• More cannabis product categories and varieties are available to consumers.
  • Greater demand for marijuana products such as concentrates and edibles has led to higher prices. Thus far, the higher prices have not discouraged consumers from continuing to purchase cannabis from dispensaries.

Contact Scythian to Learn About Cannabis Real Estate

Oregon is not the only state with strong cannabis sales so far in 2020. Many other states where cannabis use is legal, including Arkansas, Colorado, and Illinois, have also seen a surge in retail cannabis sales.

Scythian Real Estate is the full-service real estate partner of sophisticated cannabis companies throughout the U.S. and already has a strong footprint in several states where cannabis is legal. For more information about cannabis real estate, email Scythian now.


Virginia Decriminalizes Cannabis Possession

Virginia Decriminalizes Cannabis
Virginia Decriminalizes Cannabis

Virginia lawmakers have decriminalized cannabis in the state, meaning that individuals who are caught by law enforcement with a small amount of marijuana in their possession will no longer face criminal penalties. Instead, possession of a minor amount of pot is now considered a civil offense punishable by a $25 fine. What could this new law mean for efforts to legalize recreational cannabis use in Virginia? Could cannabis companies soon be doing big business in Virginia? Read on to learn more.

Virginia State Legislators Reclassify Marijuana Possession as Civil Offense

HB 972 and SB 2, the two bills passed by the Virginia state legislature, specifically reclassify what used to be a criminal offense – the simple possession of one (1) ounce or less of marijuana – as a civil offense. Prior to passage of the new law, a person convicted of simple possession of marijuana in Virginia could be sentenced to 30 days in jail and fined $500. Now, instead of facing jail time and other severe penalties for simple possession of marijuana, anyone caught by police with a small amount of weed will be subject to a fine of just $25. This amount represents the lowest fine imposed by any state in the entire country for a marijuana possession offense, suggesting just how far Virginia lawmakers have moved when it comes to legalizing adult-use cannabis. But they still have a bit further to go in terms of legal cannabis sales: state legislators are soon going to consider whether to legalize cannabis for recreational use.

After the Virginia General Assembly passed the bills in March, Virginia Governor Ralph Northam sent the legislation back to legislators with a series of proposed amendments. Legislators incorporated most of the suggested changes, and Northam then signed the bills into law. The cannabis decriminalization law went into effect on July 1, 2020. Virginia is now the 27th state in the nation to decriminalize marijuana possession.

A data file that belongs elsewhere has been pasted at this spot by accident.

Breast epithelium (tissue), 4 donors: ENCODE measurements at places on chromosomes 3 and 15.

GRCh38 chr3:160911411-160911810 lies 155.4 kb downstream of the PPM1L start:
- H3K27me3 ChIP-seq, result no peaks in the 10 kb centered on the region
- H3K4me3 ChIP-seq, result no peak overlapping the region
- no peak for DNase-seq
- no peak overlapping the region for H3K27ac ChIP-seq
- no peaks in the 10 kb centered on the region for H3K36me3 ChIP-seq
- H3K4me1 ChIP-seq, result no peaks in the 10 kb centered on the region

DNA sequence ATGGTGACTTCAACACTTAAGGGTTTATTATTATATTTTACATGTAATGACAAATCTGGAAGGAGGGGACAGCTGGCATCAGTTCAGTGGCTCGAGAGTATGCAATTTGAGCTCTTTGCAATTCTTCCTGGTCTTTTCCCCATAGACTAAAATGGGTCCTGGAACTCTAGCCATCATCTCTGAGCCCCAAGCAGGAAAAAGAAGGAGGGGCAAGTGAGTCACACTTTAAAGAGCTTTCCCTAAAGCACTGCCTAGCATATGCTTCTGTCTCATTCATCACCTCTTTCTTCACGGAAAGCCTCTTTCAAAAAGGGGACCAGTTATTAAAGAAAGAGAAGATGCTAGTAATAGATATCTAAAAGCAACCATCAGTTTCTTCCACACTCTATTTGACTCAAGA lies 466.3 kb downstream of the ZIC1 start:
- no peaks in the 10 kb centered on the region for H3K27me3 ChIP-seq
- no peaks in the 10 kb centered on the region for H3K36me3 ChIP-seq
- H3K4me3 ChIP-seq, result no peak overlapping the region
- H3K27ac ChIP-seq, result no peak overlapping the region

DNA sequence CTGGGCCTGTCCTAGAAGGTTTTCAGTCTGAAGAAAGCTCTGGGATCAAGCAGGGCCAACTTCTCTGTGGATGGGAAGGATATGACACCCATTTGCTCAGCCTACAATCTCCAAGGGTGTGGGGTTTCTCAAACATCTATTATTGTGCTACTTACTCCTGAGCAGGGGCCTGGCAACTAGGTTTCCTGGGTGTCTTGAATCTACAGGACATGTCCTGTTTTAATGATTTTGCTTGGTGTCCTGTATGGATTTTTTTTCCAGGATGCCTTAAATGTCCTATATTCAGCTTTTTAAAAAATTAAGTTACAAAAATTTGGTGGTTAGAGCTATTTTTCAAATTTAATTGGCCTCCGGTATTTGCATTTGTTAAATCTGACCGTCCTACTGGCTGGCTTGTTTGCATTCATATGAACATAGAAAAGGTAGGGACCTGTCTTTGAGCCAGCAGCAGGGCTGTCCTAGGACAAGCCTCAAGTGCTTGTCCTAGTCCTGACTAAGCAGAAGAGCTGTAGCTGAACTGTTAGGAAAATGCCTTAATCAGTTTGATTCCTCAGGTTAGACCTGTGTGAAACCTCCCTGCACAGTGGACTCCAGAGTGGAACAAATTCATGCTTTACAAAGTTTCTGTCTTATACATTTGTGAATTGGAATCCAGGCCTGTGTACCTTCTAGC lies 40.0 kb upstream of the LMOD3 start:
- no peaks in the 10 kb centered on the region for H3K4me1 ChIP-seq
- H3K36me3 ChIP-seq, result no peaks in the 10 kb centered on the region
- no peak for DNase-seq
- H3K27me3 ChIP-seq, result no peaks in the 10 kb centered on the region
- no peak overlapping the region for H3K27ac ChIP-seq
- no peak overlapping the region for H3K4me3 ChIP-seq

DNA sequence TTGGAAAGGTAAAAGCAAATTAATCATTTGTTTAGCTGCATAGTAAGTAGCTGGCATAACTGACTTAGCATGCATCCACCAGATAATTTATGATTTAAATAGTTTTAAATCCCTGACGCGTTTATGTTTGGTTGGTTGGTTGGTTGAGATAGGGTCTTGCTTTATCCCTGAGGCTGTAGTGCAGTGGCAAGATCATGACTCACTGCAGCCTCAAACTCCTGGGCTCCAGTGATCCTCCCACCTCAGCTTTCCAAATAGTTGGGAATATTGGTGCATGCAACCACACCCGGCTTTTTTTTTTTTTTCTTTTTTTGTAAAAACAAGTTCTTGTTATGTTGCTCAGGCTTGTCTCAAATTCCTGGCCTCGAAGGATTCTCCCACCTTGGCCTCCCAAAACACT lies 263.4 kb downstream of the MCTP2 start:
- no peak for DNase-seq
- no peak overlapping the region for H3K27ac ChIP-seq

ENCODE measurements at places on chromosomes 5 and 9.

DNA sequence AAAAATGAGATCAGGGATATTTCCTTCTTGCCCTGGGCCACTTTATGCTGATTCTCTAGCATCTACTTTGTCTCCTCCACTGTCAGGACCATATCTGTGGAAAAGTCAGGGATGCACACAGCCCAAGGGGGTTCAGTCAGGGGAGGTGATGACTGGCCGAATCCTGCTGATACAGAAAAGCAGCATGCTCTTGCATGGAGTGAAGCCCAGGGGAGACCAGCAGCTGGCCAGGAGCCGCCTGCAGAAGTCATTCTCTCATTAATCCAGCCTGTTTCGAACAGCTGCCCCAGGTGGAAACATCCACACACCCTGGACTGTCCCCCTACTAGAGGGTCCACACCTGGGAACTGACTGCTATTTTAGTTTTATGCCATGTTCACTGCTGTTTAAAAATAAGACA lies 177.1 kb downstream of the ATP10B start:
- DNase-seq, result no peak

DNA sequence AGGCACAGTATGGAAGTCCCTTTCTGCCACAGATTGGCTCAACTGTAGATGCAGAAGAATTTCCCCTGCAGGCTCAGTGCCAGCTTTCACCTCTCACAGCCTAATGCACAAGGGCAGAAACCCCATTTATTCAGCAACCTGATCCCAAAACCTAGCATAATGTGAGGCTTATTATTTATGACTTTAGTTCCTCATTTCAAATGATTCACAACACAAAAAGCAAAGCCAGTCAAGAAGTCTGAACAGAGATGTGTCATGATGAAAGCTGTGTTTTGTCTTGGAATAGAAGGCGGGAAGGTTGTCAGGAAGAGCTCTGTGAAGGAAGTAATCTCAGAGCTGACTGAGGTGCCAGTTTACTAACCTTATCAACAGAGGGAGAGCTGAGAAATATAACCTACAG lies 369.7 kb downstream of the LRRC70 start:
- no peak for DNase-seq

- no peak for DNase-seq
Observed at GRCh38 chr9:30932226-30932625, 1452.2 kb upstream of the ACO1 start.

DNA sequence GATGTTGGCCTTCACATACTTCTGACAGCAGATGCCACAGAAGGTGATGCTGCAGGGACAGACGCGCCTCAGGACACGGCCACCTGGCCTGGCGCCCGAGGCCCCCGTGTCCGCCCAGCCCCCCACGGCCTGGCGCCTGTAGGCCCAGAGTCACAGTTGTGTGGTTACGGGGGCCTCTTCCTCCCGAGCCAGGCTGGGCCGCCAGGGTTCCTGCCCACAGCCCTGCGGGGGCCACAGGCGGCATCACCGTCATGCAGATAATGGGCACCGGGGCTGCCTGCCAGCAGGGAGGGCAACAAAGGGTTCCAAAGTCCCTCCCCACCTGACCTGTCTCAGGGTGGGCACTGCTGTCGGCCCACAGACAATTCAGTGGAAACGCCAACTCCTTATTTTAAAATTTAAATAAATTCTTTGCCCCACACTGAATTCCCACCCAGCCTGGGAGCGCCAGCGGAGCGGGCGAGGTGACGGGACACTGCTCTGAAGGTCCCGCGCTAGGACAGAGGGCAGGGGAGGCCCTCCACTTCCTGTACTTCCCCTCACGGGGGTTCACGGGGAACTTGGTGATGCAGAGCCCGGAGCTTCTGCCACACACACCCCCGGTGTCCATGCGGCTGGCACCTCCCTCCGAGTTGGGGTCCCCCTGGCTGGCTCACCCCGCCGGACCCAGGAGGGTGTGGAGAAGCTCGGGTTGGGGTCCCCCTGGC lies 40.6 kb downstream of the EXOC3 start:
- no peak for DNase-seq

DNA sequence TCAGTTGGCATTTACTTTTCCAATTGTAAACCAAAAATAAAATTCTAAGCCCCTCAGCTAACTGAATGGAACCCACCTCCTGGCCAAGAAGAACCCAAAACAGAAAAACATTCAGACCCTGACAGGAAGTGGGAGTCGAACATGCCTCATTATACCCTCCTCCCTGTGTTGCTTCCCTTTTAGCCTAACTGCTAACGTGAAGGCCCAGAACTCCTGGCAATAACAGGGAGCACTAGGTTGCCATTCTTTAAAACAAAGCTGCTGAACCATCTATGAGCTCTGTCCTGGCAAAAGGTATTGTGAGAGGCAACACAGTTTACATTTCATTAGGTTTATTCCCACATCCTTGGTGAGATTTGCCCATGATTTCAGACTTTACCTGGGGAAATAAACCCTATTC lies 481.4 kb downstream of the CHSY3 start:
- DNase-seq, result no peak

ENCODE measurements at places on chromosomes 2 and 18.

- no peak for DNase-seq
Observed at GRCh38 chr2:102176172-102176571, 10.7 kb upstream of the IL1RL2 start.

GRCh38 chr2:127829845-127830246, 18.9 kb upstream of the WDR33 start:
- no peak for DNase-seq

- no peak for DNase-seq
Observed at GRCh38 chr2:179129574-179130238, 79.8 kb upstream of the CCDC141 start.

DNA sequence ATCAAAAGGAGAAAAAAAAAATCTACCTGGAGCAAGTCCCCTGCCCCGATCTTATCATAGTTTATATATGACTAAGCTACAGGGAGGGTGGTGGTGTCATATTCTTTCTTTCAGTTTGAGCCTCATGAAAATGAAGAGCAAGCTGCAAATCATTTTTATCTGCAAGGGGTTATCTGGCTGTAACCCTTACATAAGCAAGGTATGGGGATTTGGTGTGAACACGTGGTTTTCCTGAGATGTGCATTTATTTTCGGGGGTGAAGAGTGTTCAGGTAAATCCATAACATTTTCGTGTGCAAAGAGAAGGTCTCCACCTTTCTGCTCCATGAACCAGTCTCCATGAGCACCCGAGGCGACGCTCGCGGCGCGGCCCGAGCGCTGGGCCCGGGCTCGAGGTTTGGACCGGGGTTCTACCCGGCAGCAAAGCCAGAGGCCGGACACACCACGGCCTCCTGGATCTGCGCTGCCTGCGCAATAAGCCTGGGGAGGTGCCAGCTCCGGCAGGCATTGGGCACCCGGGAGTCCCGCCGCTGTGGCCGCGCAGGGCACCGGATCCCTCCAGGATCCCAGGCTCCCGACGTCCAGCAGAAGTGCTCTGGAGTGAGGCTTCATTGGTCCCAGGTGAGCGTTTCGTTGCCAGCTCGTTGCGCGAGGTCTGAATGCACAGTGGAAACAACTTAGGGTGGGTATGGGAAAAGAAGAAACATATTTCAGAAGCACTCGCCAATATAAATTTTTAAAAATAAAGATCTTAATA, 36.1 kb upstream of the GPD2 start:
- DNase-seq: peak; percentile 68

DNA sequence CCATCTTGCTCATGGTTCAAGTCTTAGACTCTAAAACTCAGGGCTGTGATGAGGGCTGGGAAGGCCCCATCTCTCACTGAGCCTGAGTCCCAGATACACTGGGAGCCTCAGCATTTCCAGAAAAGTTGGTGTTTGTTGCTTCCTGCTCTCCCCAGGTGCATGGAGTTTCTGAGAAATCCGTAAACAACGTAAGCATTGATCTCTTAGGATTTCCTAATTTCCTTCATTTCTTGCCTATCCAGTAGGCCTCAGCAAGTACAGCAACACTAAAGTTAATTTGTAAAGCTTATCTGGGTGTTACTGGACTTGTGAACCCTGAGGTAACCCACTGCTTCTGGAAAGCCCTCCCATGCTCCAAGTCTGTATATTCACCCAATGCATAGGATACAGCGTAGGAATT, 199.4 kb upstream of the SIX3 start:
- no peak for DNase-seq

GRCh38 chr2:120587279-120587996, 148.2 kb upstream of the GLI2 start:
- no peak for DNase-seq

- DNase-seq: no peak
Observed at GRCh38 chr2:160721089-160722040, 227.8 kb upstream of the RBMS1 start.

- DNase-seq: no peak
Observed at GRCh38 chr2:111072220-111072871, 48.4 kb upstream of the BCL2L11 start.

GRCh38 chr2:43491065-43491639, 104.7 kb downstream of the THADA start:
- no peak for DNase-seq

When Will Cannabis Be Legalized in Virginia?

The thinking among many cannabis industry observers in Virginia is that decriminalization doesn’t go far enough. In addition to decriminalizing cannabis possession, the Virginia law also creates a committee to study the possible effects of legalizing cannabis for recreational use in the state. That committee will reveal its findings and issue a recommendation on cannabis legalization by November 30, 2020.

The formation of the work group to study legalization comes on the heels of an announcement by the Virginia Legislative Black Caucus to introduce legislation to legalize recreational cannabis in Virginia. The state legislators were set to introduce the proposed law during the August special session of the Virginia General Assembly. While state lawmakers considered many different criminal justice reform bills during the session, it was the marijuana legalization proposal that figured to draw the most attention because of the rising popularity of cannabis legalization both in Virginia and nationwide.

Legalization of cannabis has been an especially popular policy idea in southern states: a Civiqs online opinion poll found that a majority of adults in every Southern state are in favor of marijuana legalization. Cannabis has already long been decriminalized in Mississippi and North Carolina, while Georgia state lawmakers are set to consider cannabis decriminalization as part of the recently introduced Georgia Justice Act. Additionally, Arkansas, Florida, and Louisiana have gone even further by legalizing cannabis for medical purposes. (Virginia currently has a limited medical cannabis law on the books.)

No Criminal Record for Marijuana Possession in Virginia

Steve Hawkins, the executive director of the Marijuana Policy Project (MPP), stated that the Virginia decriminalization law “will save thousands of Virginians from the trauma of arrest and the stigma of a criminal conviction.” The MPP, which is the largest organization in the country dedicated to reforming existing marijuana policies and laws, has advocated for decriminalizing cannabis possession across the U.S. because individuals who get arrested and convicted for marijuana crimes often face difficulties getting hired for jobs, securing housing, and being approved for loans. When marijuana possession is classified as a criminal offense, a conviction can result in the offender being sentenced to jail time and being stuck with a permanent criminal record.

Cannabis Operators Should Contact Scythian Real Estate